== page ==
In the 2007 merits judgment in the Bosnian Genocide Convention Case, the International Court of Justice held (paras. 439-450) that the obligation to punish genocide contained in the Genocide Convention also includes an obligation to cooperate with competent international courts including an obligation to arrest persons suspected of genocide. In that case, the ICJ found that Serbia had violated this obligation by failing to arrest and surrender, to the ICTY, persons wanted by that tribunal in connection with the genocide in Srebrenica. The ICJ relied on Article VI of the Convention which provides that

 Persons charged with genocide or any of the other acts enumerated in Article III shall be tried by a competent tribunal of the State in the territory of which the act was committed, or by such international penal tribunal as may have jurisdiction with respect to those Contracting Parties which shall have accepted its jurisdiction.

 The court implied an obligation on States to cooperate with such competent international tribunals and to arrest persons wanted by the tribunal when the State on whose territory the person is found has accepted the jurisdiction of that tribunal. Read the rest of this entry…

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Distinctions between the Legal Position of ICC Parties and Non-Parties Regarding Aggression

Published on March 21, 2009        Author: 
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The International Criminal Court (ICC) recently released the latest report of the Special Working Group (of the Assembly of States Parties) on the Crime of Aggression.  Art. 5 of the ICC Statute includes the crime of aggression as one of the crimes within the jurisdiction of the Court. However, the Court may only exercise jurisdiction over it once a provision has been adopted defining the crime and setting out the conditions under which the Court shall exercise over it. In anticipation of the ICC Review Conference to be held in 2010, the Special Working Group has been developing proposals on aggression.  The latest report reveals that the members of the Group are largely agreed on the definition of the crime of aggression which is based on General Assembly Resolution 3314 (1974) on the “Definition of Aggression.” According to the definition proposed by the Group:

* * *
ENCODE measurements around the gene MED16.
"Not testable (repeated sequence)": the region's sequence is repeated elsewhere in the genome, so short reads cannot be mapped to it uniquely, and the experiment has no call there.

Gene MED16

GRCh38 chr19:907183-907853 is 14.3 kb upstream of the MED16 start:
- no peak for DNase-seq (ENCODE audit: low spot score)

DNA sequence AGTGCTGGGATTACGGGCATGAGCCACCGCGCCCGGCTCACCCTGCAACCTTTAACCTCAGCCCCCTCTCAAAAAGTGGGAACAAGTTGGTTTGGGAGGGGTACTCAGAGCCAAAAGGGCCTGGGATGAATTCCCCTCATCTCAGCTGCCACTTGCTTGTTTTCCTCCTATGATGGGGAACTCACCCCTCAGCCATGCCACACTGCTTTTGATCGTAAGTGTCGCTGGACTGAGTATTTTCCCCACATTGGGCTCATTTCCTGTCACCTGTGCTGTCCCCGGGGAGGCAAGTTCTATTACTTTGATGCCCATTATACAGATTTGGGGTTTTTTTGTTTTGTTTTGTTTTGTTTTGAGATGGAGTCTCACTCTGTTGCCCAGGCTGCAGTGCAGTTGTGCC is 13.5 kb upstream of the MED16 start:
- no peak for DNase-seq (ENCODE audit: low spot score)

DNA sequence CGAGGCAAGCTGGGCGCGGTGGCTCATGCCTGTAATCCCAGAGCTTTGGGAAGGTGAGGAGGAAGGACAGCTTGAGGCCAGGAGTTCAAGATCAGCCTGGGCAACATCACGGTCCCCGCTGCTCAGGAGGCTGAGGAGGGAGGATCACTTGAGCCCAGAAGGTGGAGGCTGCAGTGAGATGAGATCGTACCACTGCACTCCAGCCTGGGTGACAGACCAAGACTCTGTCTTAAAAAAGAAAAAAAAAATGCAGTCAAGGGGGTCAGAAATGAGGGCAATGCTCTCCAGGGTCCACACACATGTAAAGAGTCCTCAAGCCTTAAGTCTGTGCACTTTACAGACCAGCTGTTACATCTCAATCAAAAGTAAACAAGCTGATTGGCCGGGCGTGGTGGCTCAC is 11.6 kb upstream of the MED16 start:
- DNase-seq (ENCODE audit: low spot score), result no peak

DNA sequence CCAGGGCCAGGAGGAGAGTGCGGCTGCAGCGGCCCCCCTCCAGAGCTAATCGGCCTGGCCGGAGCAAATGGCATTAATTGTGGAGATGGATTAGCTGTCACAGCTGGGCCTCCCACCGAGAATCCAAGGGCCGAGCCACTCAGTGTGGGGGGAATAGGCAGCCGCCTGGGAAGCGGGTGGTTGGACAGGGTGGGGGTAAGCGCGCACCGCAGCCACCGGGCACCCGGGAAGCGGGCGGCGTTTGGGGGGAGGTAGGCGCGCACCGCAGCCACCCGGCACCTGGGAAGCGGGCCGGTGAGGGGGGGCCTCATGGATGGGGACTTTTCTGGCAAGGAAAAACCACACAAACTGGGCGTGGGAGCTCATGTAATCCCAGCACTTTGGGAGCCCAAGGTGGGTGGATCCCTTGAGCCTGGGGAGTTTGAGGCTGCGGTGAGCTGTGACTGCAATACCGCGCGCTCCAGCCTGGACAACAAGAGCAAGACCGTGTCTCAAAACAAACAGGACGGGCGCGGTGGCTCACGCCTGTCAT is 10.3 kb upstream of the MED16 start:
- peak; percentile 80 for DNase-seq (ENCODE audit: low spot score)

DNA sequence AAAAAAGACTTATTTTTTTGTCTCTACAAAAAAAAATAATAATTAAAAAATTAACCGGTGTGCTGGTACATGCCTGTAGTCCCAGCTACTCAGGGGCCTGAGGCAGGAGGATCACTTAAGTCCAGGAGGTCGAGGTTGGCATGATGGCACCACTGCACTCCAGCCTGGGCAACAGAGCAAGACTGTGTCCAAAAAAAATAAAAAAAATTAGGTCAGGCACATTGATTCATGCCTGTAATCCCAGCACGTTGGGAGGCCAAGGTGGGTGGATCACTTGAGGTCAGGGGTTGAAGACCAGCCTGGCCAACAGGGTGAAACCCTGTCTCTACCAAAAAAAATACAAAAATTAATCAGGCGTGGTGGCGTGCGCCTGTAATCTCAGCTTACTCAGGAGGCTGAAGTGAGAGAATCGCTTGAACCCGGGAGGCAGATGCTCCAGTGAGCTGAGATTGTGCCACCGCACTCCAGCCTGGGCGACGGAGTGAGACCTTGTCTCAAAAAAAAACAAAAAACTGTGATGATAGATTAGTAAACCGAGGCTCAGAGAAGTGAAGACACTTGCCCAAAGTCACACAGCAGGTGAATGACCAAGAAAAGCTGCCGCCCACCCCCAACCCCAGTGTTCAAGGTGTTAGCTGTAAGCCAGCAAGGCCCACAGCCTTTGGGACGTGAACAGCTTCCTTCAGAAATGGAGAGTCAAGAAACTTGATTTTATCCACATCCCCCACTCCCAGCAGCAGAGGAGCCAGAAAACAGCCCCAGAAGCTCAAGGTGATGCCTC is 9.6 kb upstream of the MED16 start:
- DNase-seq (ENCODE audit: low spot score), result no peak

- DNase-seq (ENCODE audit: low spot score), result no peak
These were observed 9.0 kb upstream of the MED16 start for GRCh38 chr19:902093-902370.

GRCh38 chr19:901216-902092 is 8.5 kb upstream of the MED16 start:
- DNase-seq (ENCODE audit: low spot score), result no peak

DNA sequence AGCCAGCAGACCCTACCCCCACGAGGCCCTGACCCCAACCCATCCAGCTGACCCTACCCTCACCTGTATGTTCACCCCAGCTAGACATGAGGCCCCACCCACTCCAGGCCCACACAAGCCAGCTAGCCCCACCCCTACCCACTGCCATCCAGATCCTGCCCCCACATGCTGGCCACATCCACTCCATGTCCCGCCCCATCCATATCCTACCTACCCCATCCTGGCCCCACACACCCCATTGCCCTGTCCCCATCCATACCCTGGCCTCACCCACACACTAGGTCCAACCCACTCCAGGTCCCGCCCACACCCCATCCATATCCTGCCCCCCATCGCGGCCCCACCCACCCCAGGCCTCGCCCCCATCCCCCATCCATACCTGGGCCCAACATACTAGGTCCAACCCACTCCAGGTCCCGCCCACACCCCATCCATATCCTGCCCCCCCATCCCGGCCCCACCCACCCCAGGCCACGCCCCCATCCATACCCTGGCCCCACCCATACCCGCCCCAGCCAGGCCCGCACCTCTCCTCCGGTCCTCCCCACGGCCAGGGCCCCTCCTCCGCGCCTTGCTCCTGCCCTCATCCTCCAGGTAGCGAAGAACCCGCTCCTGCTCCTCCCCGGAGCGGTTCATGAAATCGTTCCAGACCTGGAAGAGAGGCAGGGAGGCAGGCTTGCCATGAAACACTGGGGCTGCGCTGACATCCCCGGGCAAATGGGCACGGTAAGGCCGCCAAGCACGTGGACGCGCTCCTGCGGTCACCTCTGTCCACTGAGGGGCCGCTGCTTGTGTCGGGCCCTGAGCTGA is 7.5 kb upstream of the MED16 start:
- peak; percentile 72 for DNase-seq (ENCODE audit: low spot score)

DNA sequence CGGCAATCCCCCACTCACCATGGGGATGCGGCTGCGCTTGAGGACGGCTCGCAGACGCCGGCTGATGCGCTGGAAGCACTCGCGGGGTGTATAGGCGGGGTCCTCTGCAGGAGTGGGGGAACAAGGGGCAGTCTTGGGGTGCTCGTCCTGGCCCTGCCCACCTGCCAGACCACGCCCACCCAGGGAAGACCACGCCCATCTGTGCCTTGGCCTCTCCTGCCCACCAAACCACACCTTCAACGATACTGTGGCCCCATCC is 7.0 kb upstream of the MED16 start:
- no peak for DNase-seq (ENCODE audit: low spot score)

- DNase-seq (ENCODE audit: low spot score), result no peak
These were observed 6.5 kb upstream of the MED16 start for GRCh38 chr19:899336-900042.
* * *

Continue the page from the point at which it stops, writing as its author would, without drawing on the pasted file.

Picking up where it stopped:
For the purpose of this Statute, “crime of aggression” means the planning, preparation, initiation or execution, by a person in a position effectively to exercise control over or to direct the political or military action of a State, of an act of aggression which, by its character, gravity and scale, constitutes a manifest violation of the Charter of the United Nations.

“Act of aggression” is then said to mean:

the use of armed force by a State against the sovereignty, territorial integrity or political independence of another State, or in any other manner inconsistent with the Charter of the United Nations. Any of the following acts, regardless of a declaration of war, shall, in accordance with United Nations General Assembly resolution 3314 (XXIX) of 14 December 1974, qualify as an act of aggression: . . .